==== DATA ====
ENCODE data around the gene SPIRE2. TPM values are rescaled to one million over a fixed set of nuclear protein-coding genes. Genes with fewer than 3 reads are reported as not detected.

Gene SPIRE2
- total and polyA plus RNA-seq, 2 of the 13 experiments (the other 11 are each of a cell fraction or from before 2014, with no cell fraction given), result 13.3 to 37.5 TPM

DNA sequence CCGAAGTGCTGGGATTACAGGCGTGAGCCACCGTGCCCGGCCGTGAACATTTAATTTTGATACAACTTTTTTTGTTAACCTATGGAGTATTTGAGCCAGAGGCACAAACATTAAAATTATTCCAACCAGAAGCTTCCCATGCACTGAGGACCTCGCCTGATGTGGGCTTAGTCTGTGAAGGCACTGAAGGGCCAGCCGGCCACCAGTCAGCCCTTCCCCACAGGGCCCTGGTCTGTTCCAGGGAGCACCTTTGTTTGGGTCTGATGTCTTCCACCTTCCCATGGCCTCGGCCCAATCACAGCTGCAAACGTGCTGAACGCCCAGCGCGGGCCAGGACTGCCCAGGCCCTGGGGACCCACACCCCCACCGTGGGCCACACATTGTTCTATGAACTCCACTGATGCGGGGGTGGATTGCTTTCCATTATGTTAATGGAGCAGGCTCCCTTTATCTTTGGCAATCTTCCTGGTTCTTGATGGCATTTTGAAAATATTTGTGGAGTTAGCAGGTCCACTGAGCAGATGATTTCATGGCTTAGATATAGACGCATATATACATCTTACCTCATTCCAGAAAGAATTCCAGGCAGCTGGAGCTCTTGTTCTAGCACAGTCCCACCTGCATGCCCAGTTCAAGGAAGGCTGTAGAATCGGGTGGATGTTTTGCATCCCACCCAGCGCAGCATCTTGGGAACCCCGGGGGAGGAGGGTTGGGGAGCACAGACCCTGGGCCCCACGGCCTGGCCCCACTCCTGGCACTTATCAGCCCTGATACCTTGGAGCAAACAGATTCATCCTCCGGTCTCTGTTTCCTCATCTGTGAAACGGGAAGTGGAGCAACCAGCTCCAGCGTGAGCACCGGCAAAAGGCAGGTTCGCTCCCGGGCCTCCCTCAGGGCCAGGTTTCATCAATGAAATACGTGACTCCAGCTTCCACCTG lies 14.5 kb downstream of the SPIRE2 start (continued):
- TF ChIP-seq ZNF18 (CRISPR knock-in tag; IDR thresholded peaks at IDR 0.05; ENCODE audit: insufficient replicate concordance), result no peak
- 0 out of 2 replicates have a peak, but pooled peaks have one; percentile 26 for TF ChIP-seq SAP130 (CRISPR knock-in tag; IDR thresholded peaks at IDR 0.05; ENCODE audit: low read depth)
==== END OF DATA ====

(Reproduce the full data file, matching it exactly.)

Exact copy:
ENCODE data around the gene SPIRE2. TPM values are rescaled to one million over a fixed set of nuclear protein-coding genes. Genes with fewer than 3 reads are reported as not detected.

Gene SPIRE2
- total and polyA plus RNA-seq, 2 of the 13 experiments (the other 11 are each of a cell fraction or from before 2014, with no cell fraction given), result 13.3 to 37.5 TPM

DNA sequence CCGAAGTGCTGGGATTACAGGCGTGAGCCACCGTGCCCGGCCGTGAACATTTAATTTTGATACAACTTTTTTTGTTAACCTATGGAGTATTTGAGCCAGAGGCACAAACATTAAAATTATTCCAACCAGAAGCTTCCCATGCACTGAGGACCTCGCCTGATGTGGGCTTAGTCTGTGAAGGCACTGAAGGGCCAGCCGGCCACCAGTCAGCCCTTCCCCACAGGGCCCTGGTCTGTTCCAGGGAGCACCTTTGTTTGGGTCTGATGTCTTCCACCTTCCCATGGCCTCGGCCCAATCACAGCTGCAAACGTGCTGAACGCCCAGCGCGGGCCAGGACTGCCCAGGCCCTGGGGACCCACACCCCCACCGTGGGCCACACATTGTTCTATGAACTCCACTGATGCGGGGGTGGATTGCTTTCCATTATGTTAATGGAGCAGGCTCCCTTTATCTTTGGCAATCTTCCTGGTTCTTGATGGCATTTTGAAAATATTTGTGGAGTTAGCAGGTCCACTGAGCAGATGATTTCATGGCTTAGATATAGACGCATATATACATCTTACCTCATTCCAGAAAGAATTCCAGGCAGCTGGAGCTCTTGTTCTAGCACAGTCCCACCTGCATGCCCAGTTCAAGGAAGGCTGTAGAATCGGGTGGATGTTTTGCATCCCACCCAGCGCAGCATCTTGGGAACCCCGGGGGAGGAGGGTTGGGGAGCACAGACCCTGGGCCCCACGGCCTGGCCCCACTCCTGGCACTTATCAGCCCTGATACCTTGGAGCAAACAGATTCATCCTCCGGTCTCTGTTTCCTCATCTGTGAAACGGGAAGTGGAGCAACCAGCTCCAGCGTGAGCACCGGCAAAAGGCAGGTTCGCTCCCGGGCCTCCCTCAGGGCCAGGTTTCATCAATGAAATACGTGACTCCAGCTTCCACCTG lies 14.5 kb downstream of the SPIRE2 start (continued):
- TF ChIP-seq ZNF18 (CRISPR knock-in tag; IDR thresholded peaks at IDR 0.05; ENCODE audit: insufficient replicate concordance), result no peak
- 0 out of 2 replicates have a peak, but pooled peaks have one; percentile 26 for TF ChIP-seq SAP130 (CRISPR knock-in tag; IDR thresholded peaks at IDR 0.05; ENCODE audit: low read depth)